6 Rule Changes We Would Like The NFL To Enforce Next Season

America can’t get enough of what the NFL has to offer, whether it’s their merchandise, games, or the draft. They have become the Midas of sports because it seems like everything they touch turns to gold. 

But even though they are great now, they can still get better and change. So we came up with rule changes the NFL should enforce next season. Some are more subtle than others, while some are wholesome modifications to the norm. But they are all worth the debate. 

1. The Fourth-and-15 Rule

We gave the NFL credit for bringing this pipe dream as far as they did and smacked them in the back of the head when they fumbled at the 1-yard line. The anonymous NFL people who said that this proposal, which would let teams try a fourth-and-15 conversion from their 25-yard line instead of kicking a useless (and almost impossible) onside kick, would be tabled for discussion in the future, are like parents who tell their kids, “Maybe you could ask Santa for the toy for Christmas,” and then forget about it. 

The fourth-and-15 rule was eventually thrown out because special teams coaches feared it wouldn’t matter. About 20 NFL owners were worried they wouldn’t have Patrick Mahomes, Justin Herbert, or Lamar Jackson. So, as fans, we don’t get to see a 14-point game with five minutes left turn into anything other than a space that Joe Buck fills with ads.

2. Timeouts Should Carry Over 

We’ve never understood why coaches save up timeouts for the end of the first half. It’s like how squirrels save energy for the long, cold winter. Timeouts shouldn’t be half-dependent because a team is more likely to need them at the end of a game. Bad coaches waste timeouts for all sorts of wrong reasons, like needing clarification about the formation, being unable to communicate a play, being caught off guard by the opponent’s personnel grouping, etc. 

They should get in trouble for not being ready. At the end of a game, a team ahead by a score often wins if it can outlast the opponent’s limited number of timeouts. But if an opponent has played well up to that point at the end of the fourth quarter, it should get more chances to stop the clock and get the ball back for another possession.

3. Modified XFL Extra Point Rule

We think that moving the extra point back has given a play that used to be meaningless a little more style. We also believe that teams should be able to keep kicking the extra point for one point even if they don’t want to pay attention to the analytics. The league should do more, though, to set up a risk/reward system for teams that are either:

A) willing to take a considerable risk at the start of the game or 

B) willing to make a miracle play at the end of a game when they are down by more than one definitive score. 

That’s why we’d like to see parts of the XFL’s extra point rule, which got rid of the kick and replaced it with a series of one-, two-, and three-point tries at different yardages, brought over. Teams should still be able to kick, but they should also get two or three points if they score from, say, the 7-yard line or the 15-yard line.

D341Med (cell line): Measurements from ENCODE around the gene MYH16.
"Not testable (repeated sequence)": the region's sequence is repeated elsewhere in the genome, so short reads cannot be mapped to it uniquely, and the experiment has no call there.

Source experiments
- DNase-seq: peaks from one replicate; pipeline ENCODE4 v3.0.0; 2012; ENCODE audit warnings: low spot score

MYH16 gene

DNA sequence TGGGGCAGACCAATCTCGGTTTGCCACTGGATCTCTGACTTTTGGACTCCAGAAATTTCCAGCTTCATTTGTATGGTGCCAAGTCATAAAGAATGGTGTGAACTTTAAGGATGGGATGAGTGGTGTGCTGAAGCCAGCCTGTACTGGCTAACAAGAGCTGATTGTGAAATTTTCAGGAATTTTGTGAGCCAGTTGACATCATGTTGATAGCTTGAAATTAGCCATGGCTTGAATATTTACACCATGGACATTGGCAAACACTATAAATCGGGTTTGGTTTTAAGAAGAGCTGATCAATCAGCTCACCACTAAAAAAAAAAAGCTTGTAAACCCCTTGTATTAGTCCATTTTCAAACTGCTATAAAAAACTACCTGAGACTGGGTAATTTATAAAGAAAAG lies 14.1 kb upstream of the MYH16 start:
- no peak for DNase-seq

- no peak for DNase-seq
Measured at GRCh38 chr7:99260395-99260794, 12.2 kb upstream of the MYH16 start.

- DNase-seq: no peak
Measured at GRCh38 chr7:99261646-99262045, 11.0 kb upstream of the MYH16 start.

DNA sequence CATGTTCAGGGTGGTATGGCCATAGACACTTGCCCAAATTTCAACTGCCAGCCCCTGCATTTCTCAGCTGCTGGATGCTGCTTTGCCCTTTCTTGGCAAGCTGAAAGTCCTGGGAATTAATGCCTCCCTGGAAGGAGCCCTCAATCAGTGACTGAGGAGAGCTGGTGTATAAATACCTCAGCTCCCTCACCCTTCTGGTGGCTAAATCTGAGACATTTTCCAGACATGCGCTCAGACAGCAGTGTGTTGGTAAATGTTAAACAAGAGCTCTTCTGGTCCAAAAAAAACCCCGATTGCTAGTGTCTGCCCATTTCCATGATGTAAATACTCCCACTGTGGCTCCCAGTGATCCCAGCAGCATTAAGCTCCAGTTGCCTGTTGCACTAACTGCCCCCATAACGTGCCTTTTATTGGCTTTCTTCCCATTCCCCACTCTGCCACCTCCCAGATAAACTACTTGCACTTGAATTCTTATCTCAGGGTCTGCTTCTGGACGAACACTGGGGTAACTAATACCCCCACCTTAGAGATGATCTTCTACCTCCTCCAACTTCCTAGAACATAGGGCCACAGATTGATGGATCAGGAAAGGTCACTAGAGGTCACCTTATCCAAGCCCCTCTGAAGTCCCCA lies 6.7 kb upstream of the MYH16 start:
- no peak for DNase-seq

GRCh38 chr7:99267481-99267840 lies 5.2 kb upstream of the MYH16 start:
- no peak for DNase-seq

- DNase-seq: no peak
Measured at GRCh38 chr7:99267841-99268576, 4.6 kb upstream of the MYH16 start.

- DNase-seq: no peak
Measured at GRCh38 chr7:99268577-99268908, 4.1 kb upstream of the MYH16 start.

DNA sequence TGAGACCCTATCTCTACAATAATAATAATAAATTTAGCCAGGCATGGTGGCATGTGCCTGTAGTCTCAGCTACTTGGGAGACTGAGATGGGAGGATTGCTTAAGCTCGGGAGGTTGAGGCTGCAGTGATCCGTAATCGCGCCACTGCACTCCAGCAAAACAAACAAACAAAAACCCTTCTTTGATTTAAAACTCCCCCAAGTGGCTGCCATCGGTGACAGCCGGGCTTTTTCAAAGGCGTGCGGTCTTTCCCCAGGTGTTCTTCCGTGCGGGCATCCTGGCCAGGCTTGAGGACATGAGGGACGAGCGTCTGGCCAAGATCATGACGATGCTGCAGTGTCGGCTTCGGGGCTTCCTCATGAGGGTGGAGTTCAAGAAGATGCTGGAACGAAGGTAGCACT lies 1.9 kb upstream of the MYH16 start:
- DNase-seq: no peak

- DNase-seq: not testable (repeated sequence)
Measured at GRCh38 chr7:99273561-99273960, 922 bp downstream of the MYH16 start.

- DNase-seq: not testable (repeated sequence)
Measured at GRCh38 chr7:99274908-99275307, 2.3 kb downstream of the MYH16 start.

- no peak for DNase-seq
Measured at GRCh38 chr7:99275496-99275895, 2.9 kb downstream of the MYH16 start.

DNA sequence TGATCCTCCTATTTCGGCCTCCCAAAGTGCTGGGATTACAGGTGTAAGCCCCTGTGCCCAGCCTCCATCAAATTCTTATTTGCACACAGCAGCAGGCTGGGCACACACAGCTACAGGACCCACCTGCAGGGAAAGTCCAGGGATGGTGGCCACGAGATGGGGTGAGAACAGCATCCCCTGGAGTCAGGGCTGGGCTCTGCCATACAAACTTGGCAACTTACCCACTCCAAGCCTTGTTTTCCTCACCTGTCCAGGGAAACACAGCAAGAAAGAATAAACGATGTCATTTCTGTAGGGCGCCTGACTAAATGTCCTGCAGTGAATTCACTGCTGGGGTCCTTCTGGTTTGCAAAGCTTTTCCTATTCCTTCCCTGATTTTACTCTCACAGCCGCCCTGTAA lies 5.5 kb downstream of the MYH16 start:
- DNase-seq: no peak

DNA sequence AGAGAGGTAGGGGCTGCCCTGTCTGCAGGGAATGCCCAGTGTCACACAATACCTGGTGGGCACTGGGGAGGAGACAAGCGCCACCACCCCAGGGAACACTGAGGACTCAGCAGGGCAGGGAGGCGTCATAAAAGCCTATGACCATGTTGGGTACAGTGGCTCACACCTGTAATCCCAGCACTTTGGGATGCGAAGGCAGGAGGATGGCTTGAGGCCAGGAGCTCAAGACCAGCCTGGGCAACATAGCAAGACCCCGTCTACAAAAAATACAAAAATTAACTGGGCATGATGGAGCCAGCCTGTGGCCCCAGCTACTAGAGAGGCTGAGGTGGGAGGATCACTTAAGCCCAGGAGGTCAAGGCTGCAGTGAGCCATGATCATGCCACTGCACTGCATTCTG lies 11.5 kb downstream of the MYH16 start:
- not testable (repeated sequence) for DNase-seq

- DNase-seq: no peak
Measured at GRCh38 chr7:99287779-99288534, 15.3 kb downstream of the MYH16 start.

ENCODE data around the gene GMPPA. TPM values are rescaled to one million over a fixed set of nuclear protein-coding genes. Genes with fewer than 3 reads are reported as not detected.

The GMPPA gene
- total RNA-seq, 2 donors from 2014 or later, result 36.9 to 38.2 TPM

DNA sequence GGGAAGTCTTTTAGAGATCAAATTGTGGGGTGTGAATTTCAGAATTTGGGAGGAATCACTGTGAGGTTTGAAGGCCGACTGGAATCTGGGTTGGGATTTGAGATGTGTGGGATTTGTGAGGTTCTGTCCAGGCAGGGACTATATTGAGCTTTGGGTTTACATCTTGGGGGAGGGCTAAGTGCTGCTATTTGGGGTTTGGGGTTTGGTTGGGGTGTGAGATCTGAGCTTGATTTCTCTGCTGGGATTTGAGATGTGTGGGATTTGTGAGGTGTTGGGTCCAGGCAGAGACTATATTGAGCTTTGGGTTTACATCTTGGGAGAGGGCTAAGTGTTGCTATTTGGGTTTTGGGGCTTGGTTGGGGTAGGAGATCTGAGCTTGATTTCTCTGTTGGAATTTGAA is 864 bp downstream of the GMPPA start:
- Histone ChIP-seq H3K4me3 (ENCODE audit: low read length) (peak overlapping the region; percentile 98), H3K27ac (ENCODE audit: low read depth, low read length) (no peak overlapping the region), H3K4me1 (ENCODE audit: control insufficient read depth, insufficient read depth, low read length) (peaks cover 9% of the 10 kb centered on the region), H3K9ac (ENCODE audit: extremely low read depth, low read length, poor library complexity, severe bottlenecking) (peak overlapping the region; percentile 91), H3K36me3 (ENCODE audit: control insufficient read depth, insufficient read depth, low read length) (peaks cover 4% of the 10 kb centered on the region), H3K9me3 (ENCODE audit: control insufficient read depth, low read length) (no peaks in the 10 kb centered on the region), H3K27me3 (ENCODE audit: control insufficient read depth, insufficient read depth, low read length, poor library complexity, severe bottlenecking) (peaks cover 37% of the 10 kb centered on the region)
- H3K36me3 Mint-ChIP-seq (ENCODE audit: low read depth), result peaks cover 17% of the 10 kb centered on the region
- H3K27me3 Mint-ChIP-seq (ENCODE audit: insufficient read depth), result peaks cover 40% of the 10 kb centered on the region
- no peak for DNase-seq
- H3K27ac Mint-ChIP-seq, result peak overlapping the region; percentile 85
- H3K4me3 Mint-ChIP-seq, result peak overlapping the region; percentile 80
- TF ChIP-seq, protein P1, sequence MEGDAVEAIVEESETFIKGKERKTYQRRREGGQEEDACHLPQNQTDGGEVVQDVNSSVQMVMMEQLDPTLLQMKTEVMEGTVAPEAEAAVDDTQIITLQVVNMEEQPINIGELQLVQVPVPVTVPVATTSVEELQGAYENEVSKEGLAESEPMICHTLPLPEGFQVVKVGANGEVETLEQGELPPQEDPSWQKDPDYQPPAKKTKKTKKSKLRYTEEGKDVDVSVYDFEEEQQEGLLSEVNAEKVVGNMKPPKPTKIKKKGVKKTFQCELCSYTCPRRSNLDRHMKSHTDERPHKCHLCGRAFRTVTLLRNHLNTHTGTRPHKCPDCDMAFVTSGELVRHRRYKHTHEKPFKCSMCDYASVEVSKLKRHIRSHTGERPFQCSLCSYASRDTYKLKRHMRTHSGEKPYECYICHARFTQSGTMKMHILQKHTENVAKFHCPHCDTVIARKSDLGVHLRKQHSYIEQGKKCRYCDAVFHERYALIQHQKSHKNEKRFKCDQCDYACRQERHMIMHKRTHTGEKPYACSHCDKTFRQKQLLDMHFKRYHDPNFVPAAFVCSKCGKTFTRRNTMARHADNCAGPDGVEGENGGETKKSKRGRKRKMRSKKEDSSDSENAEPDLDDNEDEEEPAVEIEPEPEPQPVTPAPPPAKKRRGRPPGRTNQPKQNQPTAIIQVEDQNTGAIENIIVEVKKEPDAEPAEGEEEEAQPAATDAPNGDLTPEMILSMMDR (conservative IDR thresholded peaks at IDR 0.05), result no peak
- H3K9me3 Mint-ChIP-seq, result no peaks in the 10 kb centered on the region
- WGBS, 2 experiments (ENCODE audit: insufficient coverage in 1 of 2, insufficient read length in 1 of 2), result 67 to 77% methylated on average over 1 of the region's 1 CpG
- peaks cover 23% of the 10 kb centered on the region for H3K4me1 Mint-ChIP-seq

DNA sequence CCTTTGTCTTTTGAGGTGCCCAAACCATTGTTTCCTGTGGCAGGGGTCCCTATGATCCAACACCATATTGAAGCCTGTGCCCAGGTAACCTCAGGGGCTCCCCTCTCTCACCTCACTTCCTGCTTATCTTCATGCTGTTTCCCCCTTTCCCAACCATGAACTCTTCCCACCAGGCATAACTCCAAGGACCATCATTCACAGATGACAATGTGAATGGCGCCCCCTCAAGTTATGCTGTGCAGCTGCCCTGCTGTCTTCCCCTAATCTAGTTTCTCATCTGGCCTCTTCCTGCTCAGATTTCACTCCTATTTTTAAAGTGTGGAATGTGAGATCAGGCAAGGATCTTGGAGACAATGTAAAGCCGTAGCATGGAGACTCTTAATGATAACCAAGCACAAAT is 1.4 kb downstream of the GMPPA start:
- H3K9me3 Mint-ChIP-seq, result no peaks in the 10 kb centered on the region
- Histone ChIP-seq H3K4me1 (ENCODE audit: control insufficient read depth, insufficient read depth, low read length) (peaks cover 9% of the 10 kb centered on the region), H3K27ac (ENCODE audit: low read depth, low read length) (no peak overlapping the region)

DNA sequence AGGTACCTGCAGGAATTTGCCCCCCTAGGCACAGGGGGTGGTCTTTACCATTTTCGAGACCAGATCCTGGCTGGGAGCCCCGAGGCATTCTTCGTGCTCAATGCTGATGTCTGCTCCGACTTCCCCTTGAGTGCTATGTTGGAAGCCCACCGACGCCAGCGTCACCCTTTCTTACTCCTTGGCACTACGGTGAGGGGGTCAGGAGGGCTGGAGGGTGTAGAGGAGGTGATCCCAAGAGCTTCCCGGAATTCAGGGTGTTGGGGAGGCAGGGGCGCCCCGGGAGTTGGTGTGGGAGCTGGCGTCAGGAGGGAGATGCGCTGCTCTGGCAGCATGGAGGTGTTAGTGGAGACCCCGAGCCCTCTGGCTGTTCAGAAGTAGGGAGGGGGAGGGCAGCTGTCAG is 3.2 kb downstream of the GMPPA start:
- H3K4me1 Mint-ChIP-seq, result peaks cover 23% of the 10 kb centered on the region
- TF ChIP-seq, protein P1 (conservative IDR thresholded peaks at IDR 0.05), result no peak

The NFL’s argument that they don’t want to make it easy for the other team to come back at the end of a game doesn’t make sense to us. During a game, you don’t get anything until time runs out. If a coach is upset that a fourth-and-15 conversion or three-point conversion shook the foundation of a lead he thought was unbeatable, he should have done a better job of preparing for that situation.

4. College/AAF Overtime Hybrid

The Alliance of American Football was only around for a short time. It had a quick overtime system where each team got one shot from the 10-yard line, and there was no way to kick an extra point. Ties can happen. College teams take turns starting at the 25-yard line until a winner is decided. 

To get the best of both worlds, each team should be guaranteed a possession from the 10-yard line, and they should switch until a winner is decided. This makes it more likely that the game will end quickly and adds to the drama because coaches can choose from one of three ways to score an extra point. When a team scores first and the coach kicks an extra point, the door is open for the other team to try for two points, and so on and so on.

5. Eliminate The Coach-To-QB And Coach-To-Green-Dot-Defensive-Player Radio

Chaos. Strange symbols and pictures were drawn on big signs that looked like Chip Kelly made them. QBs are pressured to read and react to the defense based only on non-verbal cues and vice versa. We want to live in this NFL world. IT workers will no longer be made fun of by arrogant quarterbacks slamming on the sides of their helmets because the communication ran out. People can no longer blame the noise on the crowd. We can all break codes now.

6. Challenge Flag

Many NFL fans have strong feelings about the way games are called. No matter who is playing, fans of both teams feel like the refs are taking too much control of the game. For example, many coaches don’t like it when they get called for pass interference. Some of the worst calls in the league are personal fouls. The offense receives a first down and the ball in the place of the foul when called on a defensive player.

In the NFL, coaches are not allowed to argue against calls of pass interference or other judgment calls like holding or roughing the passer. This should be an obvious step if the league wants to improve its product.

Who’s with us on these? And which rule is your favorite?